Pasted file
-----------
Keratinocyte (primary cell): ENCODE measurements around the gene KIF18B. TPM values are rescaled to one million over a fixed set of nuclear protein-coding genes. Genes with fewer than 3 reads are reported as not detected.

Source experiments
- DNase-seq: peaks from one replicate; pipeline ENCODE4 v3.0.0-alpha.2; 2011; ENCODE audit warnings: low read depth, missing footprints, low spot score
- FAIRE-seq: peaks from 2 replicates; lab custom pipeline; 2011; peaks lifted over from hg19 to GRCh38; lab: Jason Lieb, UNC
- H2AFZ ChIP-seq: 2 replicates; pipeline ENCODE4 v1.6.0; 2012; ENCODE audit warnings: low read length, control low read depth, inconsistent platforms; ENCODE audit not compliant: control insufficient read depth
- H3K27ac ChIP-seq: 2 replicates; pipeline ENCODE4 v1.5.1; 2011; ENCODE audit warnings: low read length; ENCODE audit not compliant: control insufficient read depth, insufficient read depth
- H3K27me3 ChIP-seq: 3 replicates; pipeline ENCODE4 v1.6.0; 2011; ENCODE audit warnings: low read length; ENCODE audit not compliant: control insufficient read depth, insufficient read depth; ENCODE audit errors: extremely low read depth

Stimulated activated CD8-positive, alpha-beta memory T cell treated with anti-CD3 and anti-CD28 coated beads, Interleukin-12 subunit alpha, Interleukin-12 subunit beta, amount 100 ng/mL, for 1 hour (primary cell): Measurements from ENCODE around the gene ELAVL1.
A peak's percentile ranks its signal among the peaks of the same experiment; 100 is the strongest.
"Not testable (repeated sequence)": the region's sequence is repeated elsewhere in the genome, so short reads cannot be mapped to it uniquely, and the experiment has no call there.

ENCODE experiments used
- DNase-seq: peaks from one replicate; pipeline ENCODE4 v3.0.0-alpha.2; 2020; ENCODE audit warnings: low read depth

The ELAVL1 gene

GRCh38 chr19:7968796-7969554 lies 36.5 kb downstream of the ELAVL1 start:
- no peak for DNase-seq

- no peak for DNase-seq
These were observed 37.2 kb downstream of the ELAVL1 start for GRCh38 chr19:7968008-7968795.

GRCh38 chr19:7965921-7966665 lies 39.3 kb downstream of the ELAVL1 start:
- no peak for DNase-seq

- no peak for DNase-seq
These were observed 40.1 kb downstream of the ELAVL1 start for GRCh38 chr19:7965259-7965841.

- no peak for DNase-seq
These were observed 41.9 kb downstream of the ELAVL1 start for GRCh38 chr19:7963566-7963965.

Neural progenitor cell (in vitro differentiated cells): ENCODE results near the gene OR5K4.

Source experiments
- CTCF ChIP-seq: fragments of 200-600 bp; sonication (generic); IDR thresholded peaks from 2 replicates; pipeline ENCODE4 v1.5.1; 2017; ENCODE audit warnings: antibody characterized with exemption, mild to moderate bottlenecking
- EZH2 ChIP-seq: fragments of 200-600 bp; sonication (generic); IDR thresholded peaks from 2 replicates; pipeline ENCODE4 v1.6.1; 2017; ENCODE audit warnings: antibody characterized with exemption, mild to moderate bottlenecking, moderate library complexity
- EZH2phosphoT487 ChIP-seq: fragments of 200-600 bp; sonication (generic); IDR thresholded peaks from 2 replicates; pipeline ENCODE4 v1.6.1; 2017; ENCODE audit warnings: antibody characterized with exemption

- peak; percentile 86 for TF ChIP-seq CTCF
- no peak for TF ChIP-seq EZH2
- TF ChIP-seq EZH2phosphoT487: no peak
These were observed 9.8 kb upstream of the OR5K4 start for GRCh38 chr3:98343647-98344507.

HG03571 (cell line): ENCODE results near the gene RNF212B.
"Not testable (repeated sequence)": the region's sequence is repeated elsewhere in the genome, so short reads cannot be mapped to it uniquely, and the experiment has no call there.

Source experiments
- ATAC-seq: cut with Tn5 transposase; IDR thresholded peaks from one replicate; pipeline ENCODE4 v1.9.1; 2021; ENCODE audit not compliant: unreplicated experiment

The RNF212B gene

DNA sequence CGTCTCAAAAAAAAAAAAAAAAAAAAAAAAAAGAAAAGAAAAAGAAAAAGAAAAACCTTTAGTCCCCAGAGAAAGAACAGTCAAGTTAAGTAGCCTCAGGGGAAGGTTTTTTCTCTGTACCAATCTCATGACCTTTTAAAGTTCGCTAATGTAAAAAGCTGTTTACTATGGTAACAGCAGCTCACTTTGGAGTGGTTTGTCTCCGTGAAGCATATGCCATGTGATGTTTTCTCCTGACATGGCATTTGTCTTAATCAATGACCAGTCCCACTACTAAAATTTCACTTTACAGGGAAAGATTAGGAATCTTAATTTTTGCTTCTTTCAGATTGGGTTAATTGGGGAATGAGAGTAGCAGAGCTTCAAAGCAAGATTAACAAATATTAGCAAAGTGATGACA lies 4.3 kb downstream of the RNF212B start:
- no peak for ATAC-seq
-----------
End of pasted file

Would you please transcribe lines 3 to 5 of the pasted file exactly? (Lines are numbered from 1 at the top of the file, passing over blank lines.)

- DNase-seq: peaks from one replicate; pipeline ENCODE4 v3.0.0-alpha.2; 2011; ENCODE audit warnings: low read depth, missing footprints, low spot score
- FAIRE-seq: peaks from 2 replicates; lab custom pipeline; 2011; peaks lifted over from hg19 to GRCh38; lab: Jason Lieb, UNC
- H2AFZ ChIP-seq: 2 replicates; pipeline ENCODE4 v1.6.0; 2012; ENCODE audit warnings: low read length, control low read depth, inconsistent platforms; ENCODE audit not compliant: control insufficient read depth